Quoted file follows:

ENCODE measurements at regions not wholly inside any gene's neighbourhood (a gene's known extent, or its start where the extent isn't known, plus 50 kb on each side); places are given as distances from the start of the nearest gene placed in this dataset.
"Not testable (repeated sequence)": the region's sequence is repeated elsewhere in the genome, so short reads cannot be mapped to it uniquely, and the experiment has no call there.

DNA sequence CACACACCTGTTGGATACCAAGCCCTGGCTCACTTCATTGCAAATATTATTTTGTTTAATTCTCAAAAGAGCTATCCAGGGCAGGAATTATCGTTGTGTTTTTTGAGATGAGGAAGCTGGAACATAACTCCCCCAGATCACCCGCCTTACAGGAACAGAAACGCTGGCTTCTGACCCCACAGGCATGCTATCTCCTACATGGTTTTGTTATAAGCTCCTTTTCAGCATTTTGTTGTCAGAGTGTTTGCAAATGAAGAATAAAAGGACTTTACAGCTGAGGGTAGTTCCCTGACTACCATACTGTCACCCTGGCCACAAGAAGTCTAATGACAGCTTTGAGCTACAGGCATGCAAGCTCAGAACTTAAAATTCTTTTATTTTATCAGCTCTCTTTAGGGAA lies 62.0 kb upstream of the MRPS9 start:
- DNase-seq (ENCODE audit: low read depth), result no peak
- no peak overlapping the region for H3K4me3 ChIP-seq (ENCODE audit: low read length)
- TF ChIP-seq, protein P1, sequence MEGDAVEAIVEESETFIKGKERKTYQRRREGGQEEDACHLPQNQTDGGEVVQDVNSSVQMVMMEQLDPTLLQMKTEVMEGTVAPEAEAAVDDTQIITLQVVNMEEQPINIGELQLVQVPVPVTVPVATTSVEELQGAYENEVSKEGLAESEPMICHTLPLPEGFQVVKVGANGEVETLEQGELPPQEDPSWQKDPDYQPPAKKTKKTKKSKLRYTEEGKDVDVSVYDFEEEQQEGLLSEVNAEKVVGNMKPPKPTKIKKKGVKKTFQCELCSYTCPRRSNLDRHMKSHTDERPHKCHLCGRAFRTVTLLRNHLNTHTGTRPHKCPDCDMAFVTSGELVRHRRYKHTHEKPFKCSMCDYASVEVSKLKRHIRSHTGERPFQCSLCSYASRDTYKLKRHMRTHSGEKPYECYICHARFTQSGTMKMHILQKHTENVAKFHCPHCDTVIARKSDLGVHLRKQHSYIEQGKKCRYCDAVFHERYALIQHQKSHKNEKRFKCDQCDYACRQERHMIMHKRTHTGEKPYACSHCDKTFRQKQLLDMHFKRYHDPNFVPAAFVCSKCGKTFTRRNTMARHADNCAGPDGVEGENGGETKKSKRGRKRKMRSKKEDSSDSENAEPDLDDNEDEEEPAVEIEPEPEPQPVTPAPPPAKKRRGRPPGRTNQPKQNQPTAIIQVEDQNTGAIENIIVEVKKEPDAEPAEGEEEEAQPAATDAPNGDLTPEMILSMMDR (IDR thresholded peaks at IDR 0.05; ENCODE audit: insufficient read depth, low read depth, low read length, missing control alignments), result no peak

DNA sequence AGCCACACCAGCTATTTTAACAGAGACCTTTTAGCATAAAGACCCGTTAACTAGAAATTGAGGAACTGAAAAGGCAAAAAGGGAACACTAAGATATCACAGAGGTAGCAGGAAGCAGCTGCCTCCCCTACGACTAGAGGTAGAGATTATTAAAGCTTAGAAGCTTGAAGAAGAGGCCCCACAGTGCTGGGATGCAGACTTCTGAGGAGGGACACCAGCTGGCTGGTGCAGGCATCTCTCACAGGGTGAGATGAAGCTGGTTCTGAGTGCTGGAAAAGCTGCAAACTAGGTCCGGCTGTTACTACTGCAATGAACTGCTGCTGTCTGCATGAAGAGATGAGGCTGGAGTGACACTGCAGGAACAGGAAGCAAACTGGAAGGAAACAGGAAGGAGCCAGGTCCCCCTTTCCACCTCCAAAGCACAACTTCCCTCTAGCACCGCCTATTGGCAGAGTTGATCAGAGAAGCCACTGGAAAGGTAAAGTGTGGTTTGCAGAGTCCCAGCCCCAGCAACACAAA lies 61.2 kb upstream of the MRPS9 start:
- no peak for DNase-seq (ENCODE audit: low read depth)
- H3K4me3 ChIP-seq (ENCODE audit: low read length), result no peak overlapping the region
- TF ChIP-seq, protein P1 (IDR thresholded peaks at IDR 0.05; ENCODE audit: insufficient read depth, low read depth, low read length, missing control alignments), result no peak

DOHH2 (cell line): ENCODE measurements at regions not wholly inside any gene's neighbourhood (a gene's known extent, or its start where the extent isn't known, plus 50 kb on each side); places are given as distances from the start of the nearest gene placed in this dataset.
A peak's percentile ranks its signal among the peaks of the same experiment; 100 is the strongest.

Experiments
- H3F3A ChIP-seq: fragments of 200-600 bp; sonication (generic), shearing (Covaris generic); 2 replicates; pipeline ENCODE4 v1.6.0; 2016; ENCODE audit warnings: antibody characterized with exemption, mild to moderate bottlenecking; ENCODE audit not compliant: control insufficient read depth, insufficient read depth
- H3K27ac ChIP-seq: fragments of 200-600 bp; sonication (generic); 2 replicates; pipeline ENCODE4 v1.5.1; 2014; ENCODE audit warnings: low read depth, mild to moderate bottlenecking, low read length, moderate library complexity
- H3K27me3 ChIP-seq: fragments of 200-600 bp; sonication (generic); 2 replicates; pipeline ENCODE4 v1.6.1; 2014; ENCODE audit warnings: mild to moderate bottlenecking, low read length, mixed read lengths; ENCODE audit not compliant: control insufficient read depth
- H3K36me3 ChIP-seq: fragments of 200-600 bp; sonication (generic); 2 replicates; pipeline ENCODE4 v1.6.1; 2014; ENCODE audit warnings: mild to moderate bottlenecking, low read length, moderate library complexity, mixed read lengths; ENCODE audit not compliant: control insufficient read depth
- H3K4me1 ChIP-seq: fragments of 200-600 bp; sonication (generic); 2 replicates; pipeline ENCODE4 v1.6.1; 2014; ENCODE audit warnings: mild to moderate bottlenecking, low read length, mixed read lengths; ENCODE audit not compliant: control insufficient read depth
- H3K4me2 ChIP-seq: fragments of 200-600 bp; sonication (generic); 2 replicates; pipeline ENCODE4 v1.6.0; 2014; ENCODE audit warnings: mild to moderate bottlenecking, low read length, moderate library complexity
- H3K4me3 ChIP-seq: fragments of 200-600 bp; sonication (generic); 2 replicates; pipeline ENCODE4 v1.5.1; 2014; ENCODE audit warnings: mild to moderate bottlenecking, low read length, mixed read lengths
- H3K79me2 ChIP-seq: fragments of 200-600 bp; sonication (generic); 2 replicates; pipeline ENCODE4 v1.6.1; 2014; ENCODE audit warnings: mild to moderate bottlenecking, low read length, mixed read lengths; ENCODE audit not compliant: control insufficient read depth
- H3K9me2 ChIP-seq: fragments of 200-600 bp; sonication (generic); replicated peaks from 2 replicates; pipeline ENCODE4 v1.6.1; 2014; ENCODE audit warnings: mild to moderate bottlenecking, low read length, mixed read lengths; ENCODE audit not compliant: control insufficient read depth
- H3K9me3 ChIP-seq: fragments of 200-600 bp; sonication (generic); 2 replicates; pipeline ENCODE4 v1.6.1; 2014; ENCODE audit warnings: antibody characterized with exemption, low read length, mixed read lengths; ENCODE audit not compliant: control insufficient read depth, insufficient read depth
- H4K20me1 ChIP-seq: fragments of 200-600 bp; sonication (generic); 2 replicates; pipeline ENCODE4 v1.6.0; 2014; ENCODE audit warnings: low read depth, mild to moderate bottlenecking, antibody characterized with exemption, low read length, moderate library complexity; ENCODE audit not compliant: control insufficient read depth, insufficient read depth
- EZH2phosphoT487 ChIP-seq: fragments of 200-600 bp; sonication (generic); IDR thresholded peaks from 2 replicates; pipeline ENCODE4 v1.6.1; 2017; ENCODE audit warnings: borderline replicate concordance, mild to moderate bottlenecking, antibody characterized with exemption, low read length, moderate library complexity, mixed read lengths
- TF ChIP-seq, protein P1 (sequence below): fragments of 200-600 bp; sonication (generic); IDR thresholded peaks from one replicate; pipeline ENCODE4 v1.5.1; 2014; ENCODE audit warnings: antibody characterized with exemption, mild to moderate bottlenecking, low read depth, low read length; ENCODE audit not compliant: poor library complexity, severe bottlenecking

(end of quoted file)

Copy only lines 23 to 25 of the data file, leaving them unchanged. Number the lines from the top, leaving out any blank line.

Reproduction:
- H3K9me3 ChIP-seq: fragments of 200-600 bp; sonication (generic); 2 replicates; pipeline ENCODE4 v1.6.1; 2014; ENCODE audit warnings: antibody characterized with exemption, low read length, mixed read lengths; ENCODE audit not compliant: control insufficient read depth, insufficient read depth
- H4K20me1 ChIP-seq: fragments of 200-600 bp; sonication (generic); 2 replicates; pipeline ENCODE4 v1.6.0; 2014; ENCODE audit warnings: low read depth, mild to moderate bottlenecking, antibody characterized with exemption, low read length, moderate library complexity; ENCODE audit not compliant: control insufficient read depth, insufficient read depth
- EZH2phosphoT487 ChIP-seq: fragments of 200-600 bp; sonication (generic); IDR thresholded peaks from 2 replicates; pipeline ENCODE4 v1.6.1; 2017; ENCODE audit warnings: borderline replicate concordance, mild to moderate bottlenecking, antibody characterized with exemption, low read length, moderate library complexity, mixed read lengths